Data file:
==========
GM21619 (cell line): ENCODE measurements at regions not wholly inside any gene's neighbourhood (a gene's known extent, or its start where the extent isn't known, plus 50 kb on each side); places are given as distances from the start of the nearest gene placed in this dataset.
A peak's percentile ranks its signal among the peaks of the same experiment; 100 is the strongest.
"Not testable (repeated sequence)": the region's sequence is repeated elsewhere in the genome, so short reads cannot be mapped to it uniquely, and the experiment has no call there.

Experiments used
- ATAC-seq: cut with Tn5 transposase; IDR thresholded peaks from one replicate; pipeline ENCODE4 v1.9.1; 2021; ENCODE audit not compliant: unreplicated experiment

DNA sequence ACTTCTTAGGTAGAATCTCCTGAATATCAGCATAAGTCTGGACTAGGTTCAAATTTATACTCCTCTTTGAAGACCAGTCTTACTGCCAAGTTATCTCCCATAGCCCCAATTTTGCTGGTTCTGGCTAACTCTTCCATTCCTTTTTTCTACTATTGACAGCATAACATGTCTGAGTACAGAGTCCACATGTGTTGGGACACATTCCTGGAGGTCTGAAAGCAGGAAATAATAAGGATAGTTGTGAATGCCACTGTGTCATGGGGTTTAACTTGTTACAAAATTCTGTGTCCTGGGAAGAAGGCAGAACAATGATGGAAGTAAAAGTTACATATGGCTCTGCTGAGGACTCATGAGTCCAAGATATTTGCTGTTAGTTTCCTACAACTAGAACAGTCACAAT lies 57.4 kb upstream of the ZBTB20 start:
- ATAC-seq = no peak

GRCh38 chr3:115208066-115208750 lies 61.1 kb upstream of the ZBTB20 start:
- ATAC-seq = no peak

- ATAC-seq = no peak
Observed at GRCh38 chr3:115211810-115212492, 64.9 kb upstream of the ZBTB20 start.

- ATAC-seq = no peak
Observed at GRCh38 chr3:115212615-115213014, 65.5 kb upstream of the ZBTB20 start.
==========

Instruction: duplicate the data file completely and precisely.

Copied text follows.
GM21619 (cell line): ENCODE measurements at regions not wholly inside any gene's neighbourhood (a gene's known extent, or its start where the extent isn't known, plus 50 kb on each side); places are given as distances from the start of the nearest gene placed in this dataset.
A peak's percentile ranks its signal among the peaks of the same experiment; 100 is the strongest.
"Not testable (repeated sequence)": the region's sequence is repeated elsewhere in the genome, so short reads cannot be mapped to it uniquely, and the experiment has no call there.

Experiments used
- ATAC-seq: cut with Tn5 transposase; IDR thresholded peaks from one replicate; pipeline ENCODE4 v1.9.1; 2021; ENCODE audit not compliant: unreplicated experiment

DNA sequence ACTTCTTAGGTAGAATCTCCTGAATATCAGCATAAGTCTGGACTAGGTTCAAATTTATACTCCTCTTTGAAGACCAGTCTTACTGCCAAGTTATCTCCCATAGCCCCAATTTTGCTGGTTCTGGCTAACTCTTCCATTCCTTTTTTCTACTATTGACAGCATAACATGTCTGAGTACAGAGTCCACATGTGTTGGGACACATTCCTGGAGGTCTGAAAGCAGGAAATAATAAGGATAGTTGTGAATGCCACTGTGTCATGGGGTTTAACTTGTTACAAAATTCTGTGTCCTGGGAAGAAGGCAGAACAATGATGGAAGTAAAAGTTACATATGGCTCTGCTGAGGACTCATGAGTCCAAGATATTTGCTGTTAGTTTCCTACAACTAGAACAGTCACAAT lies 57.4 kb upstream of the ZBTB20 start:
- ATAC-seq = no peak

GRCh38 chr3:115208066-115208750 lies 61.1 kb upstream of the ZBTB20 start:
- ATAC-seq = no peak

- ATAC-seq = no peak
Observed at GRCh38 chr3:115211810-115212492, 64.9 kb upstream of the ZBTB20 start.

- ATAC-seq = no peak
Observed at GRCh38 chr3:115212615-115213014, 65.5 kb upstream of the ZBTB20 start.